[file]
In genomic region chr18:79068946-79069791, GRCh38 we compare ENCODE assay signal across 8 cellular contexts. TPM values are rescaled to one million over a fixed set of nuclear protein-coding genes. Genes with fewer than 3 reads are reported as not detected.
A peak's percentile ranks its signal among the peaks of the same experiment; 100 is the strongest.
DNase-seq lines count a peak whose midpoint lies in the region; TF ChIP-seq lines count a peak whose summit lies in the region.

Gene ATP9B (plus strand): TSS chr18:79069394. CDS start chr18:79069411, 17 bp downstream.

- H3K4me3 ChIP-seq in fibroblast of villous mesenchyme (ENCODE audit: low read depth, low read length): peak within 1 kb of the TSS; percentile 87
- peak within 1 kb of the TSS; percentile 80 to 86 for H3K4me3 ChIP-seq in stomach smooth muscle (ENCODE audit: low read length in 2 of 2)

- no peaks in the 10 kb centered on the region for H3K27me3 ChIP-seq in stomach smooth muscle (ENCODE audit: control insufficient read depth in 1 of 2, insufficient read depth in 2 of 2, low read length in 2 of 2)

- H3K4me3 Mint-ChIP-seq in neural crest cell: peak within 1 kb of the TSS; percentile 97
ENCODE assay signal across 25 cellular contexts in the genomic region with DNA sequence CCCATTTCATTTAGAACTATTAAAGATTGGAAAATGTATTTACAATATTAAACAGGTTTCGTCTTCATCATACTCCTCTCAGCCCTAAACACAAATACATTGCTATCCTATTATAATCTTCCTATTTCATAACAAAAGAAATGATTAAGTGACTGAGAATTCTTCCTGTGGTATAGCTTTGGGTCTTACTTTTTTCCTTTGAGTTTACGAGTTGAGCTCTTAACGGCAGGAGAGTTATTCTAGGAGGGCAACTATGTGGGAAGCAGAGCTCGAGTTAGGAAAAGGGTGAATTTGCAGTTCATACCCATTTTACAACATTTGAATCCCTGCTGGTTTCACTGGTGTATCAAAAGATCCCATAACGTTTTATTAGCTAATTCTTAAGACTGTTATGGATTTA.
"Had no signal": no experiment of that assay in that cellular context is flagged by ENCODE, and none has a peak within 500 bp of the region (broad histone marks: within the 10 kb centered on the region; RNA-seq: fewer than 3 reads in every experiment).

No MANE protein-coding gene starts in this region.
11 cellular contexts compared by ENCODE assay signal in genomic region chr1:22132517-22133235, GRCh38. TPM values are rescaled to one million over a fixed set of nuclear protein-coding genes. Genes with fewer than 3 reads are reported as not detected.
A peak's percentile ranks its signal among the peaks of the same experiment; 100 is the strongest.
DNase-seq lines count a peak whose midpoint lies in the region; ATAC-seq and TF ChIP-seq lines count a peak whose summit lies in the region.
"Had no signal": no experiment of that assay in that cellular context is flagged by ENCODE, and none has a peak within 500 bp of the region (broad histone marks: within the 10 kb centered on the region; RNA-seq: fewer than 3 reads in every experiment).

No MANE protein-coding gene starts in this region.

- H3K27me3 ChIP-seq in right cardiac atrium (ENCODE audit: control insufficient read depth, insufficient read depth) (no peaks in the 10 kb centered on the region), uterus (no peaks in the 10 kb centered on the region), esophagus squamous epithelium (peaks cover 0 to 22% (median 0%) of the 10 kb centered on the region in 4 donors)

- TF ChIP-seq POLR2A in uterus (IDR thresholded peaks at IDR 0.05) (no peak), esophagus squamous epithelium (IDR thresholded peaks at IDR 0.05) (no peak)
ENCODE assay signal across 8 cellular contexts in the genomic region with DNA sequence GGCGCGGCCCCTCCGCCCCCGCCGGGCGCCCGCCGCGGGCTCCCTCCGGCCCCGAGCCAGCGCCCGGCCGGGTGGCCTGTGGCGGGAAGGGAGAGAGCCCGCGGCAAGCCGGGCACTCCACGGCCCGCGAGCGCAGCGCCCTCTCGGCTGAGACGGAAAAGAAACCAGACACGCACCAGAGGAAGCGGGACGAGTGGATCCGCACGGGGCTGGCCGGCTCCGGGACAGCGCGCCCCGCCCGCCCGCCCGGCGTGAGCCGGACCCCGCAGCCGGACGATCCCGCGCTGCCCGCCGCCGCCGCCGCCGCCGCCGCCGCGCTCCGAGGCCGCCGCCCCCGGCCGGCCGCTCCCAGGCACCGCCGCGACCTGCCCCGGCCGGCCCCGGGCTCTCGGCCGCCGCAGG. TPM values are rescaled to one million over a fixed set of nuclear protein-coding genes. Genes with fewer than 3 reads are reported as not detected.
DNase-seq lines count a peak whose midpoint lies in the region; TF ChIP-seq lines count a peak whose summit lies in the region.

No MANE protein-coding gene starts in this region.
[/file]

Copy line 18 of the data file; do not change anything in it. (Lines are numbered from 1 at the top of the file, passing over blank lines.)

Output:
- TF ChIP-seq POLR2A in uterus (IDR thresholded peaks at IDR 0.05) (no peak), esophagus squamous epithelium (IDR thresholded peaks at IDR 0.05) (no peak)